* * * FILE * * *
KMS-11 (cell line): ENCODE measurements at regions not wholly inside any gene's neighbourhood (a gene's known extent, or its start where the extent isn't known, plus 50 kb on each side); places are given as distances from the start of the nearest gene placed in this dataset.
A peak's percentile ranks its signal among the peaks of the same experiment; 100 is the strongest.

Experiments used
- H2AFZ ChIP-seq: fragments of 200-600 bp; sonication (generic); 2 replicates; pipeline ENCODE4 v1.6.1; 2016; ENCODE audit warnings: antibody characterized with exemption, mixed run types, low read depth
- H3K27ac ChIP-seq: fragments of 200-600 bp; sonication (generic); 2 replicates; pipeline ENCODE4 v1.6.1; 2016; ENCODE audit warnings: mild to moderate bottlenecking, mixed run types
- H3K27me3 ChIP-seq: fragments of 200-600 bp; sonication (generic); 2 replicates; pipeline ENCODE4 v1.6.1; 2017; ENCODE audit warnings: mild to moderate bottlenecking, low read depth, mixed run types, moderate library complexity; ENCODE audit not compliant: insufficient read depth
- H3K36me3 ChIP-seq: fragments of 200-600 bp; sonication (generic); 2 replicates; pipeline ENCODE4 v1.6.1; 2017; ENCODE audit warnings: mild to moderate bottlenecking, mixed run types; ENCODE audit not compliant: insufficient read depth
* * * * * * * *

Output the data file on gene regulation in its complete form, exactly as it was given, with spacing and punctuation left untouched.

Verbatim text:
KMS-11 (cell line): ENCODE measurements at regions not wholly inside any gene's neighbourhood (a gene's known extent, or its start where the extent isn't known, plus 50 kb on each side); places are given as distances from the start of the nearest gene placed in this dataset.
A peak's percentile ranks its signal among the peaks of the same experiment; 100 is the strongest.

Experiments used
- H2AFZ ChIP-seq: fragments of 200-600 bp; sonication (generic); 2 replicates; pipeline ENCODE4 v1.6.1; 2016; ENCODE audit warnings: antibody characterized with exemption, mixed run types, low read depth
- H3K27ac ChIP-seq: fragments of 200-600 bp; sonication (generic); 2 replicates; pipeline ENCODE4 v1.6.1; 2016; ENCODE audit warnings: mild to moderate bottlenecking, mixed run types
- H3K27me3 ChIP-seq: fragments of 200-600 bp; sonication (generic); 2 replicates; pipeline ENCODE4 v1.6.1; 2017; ENCODE audit warnings: mild to moderate bottlenecking, low read depth, mixed run types, moderate library complexity; ENCODE audit not compliant: insufficient read depth
- H3K36me3 ChIP-seq: fragments of 200-600 bp; sonication (generic); 2 replicates; pipeline ENCODE4 v1.6.1; 2017; ENCODE audit warnings: mild to moderate bottlenecking, mixed run types; ENCODE audit not compliant: insufficient read depth